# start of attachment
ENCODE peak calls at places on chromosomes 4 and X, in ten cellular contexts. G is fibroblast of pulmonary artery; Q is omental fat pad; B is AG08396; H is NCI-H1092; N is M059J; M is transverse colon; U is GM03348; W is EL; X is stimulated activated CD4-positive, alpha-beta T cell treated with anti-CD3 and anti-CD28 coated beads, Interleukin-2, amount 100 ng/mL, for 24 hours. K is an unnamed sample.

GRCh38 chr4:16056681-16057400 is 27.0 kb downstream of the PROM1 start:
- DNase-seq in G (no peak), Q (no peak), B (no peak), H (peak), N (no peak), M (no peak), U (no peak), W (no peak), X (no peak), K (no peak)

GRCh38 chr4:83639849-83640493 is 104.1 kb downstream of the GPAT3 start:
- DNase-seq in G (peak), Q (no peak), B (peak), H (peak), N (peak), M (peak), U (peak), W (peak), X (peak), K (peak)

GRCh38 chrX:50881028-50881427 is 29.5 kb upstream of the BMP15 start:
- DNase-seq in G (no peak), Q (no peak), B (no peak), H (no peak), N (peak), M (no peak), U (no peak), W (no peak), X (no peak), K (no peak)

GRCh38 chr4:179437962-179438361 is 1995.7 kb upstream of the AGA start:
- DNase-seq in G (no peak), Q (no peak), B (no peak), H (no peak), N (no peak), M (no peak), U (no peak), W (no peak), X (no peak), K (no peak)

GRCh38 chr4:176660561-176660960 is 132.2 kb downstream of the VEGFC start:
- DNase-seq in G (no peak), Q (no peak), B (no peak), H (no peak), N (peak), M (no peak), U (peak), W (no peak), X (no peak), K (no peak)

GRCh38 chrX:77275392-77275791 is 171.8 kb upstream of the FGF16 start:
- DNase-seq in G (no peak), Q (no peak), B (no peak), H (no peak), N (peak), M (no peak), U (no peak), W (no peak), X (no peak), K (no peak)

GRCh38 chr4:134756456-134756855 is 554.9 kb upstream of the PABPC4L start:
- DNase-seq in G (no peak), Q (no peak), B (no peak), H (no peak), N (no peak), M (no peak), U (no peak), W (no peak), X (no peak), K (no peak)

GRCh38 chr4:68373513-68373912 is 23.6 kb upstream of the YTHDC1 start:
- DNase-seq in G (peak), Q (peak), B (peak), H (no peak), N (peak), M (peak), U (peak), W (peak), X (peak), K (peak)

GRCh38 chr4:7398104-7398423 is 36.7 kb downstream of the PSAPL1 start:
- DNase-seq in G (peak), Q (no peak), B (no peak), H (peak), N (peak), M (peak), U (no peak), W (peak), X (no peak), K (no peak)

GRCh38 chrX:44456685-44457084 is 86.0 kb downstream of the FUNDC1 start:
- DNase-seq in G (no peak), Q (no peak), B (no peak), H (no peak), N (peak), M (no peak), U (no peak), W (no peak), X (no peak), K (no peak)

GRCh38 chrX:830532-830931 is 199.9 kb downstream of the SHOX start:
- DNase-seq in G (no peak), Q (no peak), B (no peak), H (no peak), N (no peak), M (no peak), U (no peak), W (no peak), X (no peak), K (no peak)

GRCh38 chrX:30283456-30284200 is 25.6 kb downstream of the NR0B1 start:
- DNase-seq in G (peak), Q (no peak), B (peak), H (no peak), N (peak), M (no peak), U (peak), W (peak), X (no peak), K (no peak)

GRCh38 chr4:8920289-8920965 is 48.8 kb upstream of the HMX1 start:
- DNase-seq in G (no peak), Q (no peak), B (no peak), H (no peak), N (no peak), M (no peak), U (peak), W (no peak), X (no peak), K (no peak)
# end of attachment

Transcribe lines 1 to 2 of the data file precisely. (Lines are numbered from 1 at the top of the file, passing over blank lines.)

ENCODE peak calls at places on chromosomes 4 and X, in ten cellular contexts. G is fibroblast of pulmonary artery; Q is omental fat pad; B is AG08396; H is NCI-H1092; N is M059J; M is transverse colon; U is GM03348; W is EL; X is stimulated activated CD4-positive, alpha-beta T cell treated with anti-CD3 and anti-CD28 coated beads, Interleukin-2, amount 100 ng/mL, for 24 hours. K is an unnamed sample.

GRCh38 chr4:16056681-16057400 is 27.0 kb downstream of the PROM1 start: